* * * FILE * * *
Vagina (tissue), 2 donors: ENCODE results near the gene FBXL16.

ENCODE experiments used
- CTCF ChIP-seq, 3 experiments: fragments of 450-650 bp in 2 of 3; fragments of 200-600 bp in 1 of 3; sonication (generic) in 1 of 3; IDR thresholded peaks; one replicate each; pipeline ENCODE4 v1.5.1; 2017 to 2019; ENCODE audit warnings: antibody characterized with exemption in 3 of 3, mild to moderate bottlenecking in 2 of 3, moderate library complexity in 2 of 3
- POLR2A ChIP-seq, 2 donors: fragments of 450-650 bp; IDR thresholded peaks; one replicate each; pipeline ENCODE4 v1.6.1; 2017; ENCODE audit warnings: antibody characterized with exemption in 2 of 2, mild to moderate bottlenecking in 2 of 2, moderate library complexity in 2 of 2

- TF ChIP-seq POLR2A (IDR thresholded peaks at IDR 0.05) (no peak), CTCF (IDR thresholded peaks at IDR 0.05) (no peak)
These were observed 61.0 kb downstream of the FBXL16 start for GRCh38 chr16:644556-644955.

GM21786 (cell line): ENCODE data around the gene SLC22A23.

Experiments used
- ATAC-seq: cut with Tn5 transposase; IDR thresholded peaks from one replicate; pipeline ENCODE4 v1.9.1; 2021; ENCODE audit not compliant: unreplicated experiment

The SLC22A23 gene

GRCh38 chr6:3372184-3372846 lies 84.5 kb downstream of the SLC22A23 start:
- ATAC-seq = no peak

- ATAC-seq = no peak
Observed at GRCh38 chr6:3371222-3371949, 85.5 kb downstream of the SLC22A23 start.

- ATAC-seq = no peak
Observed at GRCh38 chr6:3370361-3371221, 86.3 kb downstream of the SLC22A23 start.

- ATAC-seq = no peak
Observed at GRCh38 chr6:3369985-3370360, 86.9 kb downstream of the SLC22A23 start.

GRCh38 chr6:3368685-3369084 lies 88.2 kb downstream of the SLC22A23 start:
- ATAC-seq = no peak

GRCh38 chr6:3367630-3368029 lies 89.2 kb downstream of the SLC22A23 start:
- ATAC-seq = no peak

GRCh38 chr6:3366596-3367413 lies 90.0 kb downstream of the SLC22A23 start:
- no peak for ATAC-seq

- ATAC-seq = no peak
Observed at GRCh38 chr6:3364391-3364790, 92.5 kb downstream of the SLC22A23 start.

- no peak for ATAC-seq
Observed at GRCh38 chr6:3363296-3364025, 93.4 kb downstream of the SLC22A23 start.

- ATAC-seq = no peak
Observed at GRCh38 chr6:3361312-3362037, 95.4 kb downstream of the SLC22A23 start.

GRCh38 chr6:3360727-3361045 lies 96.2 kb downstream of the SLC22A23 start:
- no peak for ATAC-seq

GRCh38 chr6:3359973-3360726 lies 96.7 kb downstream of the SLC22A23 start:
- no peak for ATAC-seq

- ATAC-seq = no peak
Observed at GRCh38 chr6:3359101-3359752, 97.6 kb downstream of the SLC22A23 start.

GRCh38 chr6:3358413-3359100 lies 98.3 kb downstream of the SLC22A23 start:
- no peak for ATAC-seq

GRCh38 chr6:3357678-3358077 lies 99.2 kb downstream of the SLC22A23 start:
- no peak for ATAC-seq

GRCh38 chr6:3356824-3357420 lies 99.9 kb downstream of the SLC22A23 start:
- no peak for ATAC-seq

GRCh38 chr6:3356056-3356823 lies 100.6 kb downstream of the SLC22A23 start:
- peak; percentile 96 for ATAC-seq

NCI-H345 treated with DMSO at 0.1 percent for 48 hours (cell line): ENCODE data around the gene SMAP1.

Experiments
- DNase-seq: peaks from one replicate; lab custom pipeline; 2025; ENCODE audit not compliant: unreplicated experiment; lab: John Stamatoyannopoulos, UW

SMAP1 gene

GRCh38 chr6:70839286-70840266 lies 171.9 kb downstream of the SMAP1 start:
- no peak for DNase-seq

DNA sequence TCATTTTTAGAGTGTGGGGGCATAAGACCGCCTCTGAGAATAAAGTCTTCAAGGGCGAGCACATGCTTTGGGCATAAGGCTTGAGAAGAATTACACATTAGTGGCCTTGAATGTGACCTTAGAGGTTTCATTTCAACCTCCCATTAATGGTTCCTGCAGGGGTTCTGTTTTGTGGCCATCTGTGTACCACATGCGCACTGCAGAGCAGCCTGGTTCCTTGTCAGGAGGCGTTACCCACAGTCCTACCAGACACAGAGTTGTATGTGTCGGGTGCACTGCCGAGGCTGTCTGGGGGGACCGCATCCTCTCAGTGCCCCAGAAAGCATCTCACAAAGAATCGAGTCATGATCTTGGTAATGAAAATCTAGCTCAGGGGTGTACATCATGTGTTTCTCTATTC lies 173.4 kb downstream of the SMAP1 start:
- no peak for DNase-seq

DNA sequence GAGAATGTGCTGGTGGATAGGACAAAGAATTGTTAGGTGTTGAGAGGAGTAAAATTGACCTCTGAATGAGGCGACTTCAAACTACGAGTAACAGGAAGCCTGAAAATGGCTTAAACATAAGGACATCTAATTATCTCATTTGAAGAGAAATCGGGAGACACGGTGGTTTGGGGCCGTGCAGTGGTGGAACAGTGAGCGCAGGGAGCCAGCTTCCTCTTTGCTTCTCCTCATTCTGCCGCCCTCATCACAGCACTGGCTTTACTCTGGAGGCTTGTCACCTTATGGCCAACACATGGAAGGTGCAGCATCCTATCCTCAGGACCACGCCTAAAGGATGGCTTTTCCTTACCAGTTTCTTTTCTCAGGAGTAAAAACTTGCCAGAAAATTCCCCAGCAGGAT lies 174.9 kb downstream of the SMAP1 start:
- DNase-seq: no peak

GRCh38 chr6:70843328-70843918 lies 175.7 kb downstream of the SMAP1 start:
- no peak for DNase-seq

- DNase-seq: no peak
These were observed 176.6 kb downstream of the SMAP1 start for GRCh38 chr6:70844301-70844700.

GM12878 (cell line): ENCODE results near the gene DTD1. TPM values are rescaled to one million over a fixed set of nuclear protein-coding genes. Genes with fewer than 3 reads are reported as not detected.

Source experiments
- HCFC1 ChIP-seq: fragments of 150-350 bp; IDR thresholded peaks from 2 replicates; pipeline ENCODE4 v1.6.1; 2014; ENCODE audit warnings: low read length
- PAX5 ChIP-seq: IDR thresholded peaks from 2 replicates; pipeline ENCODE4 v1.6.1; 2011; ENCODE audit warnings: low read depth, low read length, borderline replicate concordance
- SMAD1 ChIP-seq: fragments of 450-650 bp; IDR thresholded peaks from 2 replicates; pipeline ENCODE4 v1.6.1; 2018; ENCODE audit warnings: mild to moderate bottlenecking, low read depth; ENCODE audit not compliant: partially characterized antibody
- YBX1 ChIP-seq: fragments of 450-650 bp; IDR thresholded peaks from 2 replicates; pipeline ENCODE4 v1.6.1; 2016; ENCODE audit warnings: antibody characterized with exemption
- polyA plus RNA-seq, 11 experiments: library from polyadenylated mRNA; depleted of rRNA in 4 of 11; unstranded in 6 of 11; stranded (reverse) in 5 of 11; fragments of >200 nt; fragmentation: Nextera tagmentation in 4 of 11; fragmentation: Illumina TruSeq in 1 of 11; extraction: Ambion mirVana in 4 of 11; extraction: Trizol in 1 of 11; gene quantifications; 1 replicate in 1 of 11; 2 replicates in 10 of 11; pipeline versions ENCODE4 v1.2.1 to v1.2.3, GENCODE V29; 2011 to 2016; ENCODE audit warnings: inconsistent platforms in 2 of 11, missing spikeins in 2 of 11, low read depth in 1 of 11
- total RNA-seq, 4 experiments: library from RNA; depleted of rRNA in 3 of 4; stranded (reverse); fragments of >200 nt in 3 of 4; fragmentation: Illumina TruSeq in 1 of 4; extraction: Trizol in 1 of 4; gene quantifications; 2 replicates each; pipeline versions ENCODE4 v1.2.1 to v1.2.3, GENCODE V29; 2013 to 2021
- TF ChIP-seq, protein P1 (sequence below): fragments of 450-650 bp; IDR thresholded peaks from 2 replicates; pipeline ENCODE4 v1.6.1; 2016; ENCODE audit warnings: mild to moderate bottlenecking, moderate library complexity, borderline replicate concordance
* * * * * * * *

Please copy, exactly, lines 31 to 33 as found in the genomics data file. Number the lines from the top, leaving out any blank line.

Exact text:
GRCh38 chr6:3360727-3361045 lies 96.2 kb downstream of the SLC22A23 start:
- no peak for ATAC-seq

GRCh38 chr6:3359973-3360726 lies 96.7 kb downstream of the SLC22A23 start: